The Bradley Effect and Schrodinger's Cat

In 1935, Austrian physicist Erwin Schrodinger proposed taking a cat and putting it into a box. Also into the box he would put a small bit of radioactive substance, not in itself harmful to the cat. Over the course of one hour, the radioactive substance might, or might not, set off a Geiger counter also inside the box that would trigger the release of a poison gas. This would be quite harmful to the cat. Fatal, in fact. But there was an equal chance that nothing would happen and the cat would be fine. What Schrodinger hoped to demonstrate, besides his dislike of cats, is that in conjunction with his theory of quantum mechanics, until the box was opened and the cat’s well-being determined, the cat actually existed in two states – alive and dead – simultaneously, depending on whether or not the radioactive lump set off the poison trap. Once one observed the cat inside the box, one of the quantum possibilities collapses and you are left with either a perfectly healthy, if somewhat confused kitty, or a short digging job in the backyard.

In 1982, longtime Los Angeles mayor Tom Bradley ran as the Democratic candidate for governor of California. Given the Golden State’s reliable Democratic leanings and Bradley’s significant poll lead going into the election, he was expected to win. Even the San Francisco Chronicle ran the post-election day paper with the headline “Bradley Win Projected.” But Tom Bradley was a black man, and it seemed that when a non-trivial number of white voters who had previously averred their support for him got into the security of the voting booth, they pulled the lever for Bradley’s white Republican opponent. They’d tell their friends they were color-blind and Bradley’s race didn’t matter and they just wanted to elect the most qualified person for the job, but when push came to shove, they just couldn’t do it ‘cause, well, he’s black. Ever since, when a black politician runs for office against a white man, this scenario, dubbed “the Bradley Effect,” gets endlessly chatted about as pundits try to determine just how much a factor race plays in an election and how long can they maintain a sense of artificial drama by discussing it.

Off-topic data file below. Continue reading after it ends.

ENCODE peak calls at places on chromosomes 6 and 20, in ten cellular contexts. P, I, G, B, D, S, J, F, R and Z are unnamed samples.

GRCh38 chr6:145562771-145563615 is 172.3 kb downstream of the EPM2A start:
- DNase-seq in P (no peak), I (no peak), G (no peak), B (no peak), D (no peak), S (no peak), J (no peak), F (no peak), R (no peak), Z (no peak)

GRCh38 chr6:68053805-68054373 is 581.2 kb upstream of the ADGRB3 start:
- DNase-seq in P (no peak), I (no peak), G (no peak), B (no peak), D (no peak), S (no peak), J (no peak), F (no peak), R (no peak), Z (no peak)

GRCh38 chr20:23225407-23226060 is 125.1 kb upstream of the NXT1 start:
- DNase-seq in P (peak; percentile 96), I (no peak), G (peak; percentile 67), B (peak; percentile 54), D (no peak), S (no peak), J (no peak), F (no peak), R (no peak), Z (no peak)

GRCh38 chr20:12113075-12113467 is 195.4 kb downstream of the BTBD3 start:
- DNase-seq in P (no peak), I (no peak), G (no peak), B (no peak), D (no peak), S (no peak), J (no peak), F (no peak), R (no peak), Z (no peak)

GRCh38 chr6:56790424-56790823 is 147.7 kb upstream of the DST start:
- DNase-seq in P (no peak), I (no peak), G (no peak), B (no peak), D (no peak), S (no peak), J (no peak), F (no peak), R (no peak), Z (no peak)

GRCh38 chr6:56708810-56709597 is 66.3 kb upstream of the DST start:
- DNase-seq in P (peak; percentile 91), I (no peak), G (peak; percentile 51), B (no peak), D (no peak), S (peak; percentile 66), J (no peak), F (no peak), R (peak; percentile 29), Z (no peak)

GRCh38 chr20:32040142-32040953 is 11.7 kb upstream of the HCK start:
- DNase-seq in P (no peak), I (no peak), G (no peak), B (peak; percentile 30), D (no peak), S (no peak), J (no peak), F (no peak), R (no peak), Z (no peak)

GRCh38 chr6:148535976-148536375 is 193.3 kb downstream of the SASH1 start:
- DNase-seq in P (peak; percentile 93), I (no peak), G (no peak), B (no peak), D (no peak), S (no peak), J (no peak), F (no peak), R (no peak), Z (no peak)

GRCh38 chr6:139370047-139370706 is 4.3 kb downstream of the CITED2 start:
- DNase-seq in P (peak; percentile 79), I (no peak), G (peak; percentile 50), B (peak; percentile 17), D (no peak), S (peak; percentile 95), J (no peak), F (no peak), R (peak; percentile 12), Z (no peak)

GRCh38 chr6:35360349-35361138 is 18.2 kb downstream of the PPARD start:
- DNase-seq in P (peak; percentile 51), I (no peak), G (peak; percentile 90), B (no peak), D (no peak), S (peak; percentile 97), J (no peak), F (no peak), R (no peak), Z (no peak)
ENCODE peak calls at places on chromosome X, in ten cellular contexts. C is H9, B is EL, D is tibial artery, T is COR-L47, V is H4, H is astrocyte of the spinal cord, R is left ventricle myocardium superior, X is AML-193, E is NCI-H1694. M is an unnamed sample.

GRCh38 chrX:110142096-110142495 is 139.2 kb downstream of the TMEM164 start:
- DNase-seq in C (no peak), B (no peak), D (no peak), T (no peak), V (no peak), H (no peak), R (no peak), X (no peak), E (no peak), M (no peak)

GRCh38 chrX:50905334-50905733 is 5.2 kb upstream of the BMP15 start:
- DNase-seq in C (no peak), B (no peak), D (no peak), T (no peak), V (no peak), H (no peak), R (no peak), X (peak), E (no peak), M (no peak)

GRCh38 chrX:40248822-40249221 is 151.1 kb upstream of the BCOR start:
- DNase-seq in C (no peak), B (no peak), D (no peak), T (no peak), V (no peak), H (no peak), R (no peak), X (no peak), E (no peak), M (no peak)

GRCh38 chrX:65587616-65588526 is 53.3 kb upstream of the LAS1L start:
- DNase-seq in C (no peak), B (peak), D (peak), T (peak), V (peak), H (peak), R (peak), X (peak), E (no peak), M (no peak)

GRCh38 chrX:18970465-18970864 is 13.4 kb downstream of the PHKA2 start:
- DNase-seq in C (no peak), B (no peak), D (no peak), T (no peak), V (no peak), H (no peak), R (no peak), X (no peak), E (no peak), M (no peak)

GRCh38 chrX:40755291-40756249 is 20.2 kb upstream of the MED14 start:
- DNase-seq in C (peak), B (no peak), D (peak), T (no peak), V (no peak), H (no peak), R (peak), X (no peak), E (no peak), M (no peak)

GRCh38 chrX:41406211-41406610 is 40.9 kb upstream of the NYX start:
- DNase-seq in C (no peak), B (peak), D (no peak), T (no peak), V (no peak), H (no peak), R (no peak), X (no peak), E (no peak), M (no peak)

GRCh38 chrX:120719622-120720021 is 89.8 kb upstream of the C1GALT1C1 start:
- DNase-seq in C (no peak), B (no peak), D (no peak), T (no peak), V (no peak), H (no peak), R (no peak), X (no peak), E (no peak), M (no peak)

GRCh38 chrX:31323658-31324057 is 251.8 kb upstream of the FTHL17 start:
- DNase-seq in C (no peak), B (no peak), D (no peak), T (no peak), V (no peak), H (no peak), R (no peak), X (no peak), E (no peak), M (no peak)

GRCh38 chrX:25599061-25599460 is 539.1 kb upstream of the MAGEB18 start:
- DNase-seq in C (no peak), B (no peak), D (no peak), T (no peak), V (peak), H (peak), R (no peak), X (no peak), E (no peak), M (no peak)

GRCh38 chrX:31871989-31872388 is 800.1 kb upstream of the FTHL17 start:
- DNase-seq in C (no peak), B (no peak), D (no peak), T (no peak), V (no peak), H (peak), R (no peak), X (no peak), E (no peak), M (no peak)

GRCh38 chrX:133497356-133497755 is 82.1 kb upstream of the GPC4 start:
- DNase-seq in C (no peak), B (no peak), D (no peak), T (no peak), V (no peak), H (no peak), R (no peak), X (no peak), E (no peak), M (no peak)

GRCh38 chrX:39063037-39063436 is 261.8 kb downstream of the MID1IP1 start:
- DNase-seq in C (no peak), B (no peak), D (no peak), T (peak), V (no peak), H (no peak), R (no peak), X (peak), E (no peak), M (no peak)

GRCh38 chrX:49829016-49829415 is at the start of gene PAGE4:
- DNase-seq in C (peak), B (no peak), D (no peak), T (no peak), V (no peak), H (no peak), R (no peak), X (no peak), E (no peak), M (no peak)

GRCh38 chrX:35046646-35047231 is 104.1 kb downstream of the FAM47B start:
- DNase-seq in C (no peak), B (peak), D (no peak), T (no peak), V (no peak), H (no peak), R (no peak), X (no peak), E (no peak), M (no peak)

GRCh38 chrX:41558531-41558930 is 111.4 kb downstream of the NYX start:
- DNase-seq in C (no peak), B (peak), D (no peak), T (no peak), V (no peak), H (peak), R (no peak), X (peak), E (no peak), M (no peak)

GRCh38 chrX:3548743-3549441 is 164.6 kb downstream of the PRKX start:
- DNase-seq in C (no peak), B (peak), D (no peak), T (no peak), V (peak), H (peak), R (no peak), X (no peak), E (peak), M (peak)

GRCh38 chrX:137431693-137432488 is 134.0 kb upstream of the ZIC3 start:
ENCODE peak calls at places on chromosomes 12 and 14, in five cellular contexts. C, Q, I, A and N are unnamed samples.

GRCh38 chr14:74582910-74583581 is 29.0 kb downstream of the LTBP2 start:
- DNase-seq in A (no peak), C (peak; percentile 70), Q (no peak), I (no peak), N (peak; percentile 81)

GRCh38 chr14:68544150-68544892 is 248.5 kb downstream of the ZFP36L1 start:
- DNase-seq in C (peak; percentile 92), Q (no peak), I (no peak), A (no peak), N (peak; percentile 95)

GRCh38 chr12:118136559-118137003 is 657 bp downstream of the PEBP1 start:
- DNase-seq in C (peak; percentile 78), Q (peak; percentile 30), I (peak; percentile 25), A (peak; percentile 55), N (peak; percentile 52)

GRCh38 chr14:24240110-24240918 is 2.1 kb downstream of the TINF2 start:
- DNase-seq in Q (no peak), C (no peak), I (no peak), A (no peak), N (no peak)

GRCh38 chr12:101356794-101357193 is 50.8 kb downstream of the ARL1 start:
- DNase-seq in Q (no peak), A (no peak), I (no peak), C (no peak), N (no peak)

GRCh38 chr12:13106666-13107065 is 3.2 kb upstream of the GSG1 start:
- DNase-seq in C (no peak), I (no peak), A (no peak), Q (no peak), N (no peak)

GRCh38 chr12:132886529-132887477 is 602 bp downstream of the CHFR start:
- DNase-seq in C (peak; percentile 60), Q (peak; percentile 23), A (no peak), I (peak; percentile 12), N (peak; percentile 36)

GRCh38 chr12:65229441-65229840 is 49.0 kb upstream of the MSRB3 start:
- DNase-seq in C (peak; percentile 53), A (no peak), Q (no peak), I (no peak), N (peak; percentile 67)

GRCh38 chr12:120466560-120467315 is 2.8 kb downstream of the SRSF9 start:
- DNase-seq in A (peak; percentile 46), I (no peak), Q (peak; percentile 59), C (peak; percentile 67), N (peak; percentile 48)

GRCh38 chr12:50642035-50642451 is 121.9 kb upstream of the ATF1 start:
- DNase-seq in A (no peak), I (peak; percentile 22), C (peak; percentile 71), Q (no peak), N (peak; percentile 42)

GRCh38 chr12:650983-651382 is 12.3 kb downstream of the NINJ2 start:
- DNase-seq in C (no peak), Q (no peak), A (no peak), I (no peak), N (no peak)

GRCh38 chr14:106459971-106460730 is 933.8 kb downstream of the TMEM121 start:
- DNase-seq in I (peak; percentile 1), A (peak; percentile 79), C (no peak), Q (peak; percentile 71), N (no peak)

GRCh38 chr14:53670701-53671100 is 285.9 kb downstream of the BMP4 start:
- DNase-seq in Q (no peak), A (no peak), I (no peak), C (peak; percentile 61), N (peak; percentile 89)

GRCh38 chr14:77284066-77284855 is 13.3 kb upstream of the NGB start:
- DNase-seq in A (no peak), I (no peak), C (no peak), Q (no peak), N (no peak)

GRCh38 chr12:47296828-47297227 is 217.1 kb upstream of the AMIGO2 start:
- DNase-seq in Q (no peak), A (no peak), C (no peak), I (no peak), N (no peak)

In 2008, America is set to embark on its own variation on the Schrodinger’s Cat experiment. Barack Obama enjoys a lead over John McCain outside the margin of poll error both nationally and in a number of swing states. Obama has more white support than any Democrat in over thirty years []. But what if it’s all a mirage? What if decades of seeing blacks as nothing but pimps, drug-dealers and foul-mouthed rappers on TV causes enough white Democrats and independents to get cold feet in the voting booth? The McCain campaign is counting on its months-long efforts to highlight Obama’s “otherness” to cause enough nominal Obama supporters to balk at voting for him next Tuesday. Will it happen? No one knows. We’re in uncharted territory with the nation’s first black presidential candidate with a real shot of winning the White House. Some are cynical about how far this country has progressed in terms of racial equality and are all too aware of Democrats’ ability to disappoint on Election Day. Others argue the Bradley Effect has already sorted itself out and the white people who say they’ll vote for Obama will actually vote for him. Still others say the Bradley Effect won’t matter, that expected historic turnouts of African-American and young, first-time voters will more than make up for it.

Right now, this very second, Barack Obama is simultaneously winning the election and losing it. Both quantum possibilities exist for the next five days. On Tuesday, America will open the box and see if the poison of racial distrust was released or if an Obama presidency is alive and well and looking for a nice bowl of milk and a scratching post.

– Michael Turner